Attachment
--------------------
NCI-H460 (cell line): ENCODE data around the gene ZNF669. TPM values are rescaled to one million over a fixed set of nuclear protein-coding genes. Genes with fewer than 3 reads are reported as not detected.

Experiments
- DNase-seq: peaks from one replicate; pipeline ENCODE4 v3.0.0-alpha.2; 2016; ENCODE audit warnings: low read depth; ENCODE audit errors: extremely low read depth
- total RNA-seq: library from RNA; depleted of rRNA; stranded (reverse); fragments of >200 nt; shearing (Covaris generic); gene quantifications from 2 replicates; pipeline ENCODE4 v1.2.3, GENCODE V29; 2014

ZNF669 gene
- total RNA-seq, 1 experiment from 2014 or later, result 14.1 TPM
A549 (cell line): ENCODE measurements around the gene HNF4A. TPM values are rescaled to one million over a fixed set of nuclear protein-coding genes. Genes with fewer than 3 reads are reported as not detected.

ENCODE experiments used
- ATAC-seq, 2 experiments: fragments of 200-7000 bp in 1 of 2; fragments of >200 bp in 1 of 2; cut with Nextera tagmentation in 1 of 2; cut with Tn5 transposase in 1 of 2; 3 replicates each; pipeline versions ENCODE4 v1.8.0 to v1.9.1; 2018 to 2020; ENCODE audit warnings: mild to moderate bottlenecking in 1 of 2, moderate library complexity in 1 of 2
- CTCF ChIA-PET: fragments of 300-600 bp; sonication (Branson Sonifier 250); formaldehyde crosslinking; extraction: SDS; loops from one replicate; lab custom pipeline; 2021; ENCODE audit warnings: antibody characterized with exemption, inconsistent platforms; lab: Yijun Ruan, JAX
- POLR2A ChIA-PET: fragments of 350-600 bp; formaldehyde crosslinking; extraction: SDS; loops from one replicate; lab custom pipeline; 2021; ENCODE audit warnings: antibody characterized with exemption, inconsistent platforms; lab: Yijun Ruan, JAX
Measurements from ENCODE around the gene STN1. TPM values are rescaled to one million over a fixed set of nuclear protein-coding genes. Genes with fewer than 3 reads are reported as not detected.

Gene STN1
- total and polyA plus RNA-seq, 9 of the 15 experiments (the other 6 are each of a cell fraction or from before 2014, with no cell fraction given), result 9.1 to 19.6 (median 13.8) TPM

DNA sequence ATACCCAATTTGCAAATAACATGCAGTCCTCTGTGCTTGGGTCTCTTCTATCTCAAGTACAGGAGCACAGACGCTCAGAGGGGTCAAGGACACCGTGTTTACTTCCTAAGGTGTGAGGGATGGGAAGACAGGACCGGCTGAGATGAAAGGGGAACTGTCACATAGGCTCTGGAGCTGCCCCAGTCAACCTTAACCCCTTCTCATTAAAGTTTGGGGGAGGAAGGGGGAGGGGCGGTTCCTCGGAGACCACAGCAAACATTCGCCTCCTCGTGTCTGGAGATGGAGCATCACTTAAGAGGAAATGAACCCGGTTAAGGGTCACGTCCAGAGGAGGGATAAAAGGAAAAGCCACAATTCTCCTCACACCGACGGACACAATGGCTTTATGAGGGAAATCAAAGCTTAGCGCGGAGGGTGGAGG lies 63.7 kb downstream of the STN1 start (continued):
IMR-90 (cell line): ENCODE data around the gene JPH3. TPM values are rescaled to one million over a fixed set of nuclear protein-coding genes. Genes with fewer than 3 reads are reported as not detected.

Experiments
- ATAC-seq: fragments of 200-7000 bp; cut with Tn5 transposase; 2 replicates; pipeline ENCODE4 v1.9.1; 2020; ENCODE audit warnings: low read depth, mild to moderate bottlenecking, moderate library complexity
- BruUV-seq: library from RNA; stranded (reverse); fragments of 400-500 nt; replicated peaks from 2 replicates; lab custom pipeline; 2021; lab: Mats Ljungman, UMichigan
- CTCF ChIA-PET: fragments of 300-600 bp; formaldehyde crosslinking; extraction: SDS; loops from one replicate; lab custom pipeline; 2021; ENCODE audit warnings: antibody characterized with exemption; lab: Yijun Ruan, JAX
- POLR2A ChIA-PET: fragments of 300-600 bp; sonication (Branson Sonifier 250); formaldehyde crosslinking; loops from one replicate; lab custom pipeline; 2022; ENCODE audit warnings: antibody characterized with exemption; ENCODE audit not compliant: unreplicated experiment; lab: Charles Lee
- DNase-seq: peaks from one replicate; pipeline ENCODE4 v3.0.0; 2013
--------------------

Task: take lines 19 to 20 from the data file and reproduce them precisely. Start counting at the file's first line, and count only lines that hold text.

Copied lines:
- BruUV-seq: library from RNA; stranded (reverse); fragments of 400-500 nt; replicated peaks from 2 replicates; lab custom pipeline; 2021; lab: Mats Ljungman, UMichigan
- CTCF ChIA-PET: fragments of 300-600 bp; formaldehyde crosslinking; extraction: SDS; loops from one replicate; lab custom pipeline; 2021; ENCODE audit warnings: antibody characterized with exemption; lab: Yijun Ruan, JAX